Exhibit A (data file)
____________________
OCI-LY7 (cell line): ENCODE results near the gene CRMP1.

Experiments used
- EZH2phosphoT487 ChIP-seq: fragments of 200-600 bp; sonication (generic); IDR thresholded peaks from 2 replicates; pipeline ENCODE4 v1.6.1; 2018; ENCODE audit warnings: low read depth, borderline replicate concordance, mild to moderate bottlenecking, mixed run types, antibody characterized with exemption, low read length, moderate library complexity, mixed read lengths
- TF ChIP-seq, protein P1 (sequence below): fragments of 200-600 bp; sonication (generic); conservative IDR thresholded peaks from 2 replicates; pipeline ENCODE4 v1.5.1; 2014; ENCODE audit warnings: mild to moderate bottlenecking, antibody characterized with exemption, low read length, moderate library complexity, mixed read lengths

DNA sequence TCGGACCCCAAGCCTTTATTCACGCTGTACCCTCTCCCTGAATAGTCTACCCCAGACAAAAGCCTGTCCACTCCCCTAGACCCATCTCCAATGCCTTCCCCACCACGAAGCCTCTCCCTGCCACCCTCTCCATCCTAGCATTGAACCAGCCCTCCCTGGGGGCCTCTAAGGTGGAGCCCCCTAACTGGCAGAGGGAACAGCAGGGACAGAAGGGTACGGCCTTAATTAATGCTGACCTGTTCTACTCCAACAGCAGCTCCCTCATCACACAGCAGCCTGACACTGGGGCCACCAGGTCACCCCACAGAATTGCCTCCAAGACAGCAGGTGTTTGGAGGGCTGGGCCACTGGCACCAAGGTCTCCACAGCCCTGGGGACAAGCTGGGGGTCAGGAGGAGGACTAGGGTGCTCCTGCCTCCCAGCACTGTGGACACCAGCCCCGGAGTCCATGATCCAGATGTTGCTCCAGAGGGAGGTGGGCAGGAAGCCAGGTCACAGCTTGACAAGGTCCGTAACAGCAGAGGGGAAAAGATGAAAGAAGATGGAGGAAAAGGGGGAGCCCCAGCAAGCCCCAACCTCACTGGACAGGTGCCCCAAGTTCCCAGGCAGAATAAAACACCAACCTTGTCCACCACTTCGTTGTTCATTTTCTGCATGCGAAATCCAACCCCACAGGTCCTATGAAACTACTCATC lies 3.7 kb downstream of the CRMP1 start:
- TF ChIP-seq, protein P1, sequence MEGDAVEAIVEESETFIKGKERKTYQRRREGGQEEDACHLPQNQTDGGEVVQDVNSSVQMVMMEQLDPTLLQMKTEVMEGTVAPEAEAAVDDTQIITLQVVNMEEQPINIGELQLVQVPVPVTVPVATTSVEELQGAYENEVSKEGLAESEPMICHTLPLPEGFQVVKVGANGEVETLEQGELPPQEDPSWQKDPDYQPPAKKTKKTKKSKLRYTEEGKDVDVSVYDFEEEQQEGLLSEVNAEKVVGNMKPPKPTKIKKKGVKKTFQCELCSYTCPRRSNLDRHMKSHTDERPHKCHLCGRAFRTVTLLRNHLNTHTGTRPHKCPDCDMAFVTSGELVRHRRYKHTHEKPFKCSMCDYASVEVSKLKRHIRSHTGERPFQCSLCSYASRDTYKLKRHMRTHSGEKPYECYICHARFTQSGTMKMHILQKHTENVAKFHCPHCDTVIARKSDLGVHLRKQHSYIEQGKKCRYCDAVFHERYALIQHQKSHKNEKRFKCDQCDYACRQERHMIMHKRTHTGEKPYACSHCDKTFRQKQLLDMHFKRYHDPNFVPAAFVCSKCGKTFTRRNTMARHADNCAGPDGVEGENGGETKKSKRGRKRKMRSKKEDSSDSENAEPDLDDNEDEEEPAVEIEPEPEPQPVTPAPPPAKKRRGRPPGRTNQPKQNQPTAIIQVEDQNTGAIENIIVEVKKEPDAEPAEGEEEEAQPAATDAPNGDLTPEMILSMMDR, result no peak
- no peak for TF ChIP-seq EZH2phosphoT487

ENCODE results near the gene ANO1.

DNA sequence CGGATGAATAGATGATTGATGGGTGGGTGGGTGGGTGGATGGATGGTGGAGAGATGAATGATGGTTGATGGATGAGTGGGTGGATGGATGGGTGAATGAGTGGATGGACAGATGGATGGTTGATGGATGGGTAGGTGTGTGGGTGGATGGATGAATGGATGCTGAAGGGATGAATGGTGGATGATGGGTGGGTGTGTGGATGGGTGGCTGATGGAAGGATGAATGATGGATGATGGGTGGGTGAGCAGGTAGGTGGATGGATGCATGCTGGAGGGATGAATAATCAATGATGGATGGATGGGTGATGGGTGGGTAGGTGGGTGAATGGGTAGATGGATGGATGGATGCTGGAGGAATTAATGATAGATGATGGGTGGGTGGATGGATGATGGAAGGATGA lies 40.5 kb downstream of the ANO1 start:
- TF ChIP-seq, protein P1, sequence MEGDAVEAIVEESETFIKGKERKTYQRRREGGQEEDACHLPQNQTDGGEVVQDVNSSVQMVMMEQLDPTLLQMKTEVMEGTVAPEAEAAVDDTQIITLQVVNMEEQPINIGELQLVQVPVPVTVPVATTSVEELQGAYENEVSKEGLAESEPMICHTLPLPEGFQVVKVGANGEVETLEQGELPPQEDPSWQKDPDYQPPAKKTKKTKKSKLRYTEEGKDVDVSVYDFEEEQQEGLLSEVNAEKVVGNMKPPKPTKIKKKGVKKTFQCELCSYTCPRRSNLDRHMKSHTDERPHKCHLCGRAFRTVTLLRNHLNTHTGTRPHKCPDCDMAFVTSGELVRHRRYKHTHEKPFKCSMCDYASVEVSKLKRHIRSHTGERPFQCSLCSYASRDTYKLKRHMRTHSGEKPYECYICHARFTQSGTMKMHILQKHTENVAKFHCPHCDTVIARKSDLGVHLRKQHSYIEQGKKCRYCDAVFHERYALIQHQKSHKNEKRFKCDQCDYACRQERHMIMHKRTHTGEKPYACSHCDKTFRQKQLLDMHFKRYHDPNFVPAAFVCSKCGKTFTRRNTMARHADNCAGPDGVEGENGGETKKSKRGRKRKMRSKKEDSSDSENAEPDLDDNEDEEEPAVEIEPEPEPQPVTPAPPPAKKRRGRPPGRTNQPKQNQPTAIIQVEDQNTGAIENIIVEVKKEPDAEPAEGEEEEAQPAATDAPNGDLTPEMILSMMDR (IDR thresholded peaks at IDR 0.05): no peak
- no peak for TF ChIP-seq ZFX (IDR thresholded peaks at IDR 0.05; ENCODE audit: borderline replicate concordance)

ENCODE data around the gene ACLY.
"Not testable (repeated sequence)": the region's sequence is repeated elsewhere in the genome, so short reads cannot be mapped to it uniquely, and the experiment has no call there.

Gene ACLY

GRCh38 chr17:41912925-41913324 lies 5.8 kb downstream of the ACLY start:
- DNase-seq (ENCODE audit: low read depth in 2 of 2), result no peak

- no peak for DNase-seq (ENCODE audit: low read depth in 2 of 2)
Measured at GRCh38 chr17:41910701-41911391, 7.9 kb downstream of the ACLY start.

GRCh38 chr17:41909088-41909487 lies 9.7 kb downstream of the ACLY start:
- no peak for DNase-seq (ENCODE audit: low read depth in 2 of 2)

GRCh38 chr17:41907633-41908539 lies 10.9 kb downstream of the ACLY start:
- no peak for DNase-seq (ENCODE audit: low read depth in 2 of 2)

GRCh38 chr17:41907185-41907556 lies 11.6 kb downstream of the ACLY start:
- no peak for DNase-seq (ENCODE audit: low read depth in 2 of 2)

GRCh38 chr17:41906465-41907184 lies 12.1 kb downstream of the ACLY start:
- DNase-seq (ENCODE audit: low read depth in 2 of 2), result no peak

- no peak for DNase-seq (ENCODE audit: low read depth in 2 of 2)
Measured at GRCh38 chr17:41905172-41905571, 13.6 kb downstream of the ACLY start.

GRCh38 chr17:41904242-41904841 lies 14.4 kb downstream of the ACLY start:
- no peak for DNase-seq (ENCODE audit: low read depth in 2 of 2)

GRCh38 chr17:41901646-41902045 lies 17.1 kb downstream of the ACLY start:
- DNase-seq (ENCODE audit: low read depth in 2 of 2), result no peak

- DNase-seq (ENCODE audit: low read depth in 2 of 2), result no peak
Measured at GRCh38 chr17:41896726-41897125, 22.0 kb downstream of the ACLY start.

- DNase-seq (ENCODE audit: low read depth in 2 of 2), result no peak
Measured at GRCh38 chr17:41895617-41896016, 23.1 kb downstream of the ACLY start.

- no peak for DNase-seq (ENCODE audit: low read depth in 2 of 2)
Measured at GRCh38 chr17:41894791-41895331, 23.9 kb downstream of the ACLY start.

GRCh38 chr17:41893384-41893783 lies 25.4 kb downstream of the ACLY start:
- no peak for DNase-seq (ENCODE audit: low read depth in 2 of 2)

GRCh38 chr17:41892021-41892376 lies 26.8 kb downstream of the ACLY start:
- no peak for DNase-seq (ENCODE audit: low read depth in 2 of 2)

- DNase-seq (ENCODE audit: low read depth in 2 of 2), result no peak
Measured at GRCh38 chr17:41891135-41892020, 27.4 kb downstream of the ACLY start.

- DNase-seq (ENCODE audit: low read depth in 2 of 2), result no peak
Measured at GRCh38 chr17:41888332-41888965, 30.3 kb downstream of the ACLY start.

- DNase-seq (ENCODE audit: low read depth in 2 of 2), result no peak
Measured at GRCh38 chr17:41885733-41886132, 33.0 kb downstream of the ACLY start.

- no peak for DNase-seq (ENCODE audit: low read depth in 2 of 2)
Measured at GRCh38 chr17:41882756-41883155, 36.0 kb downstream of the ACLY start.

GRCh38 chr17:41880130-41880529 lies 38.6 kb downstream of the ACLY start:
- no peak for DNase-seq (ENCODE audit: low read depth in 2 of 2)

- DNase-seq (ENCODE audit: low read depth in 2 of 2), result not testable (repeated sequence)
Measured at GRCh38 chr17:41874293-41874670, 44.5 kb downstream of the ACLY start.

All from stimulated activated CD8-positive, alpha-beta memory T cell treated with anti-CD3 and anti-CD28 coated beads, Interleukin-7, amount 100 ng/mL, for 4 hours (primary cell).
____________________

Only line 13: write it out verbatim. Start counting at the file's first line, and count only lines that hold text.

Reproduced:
"Not testable (repeated sequence)": the region's sequence is repeated elsewhere in the genome, so short reads cannot be mapped to it uniquely, and the experiment has no call there.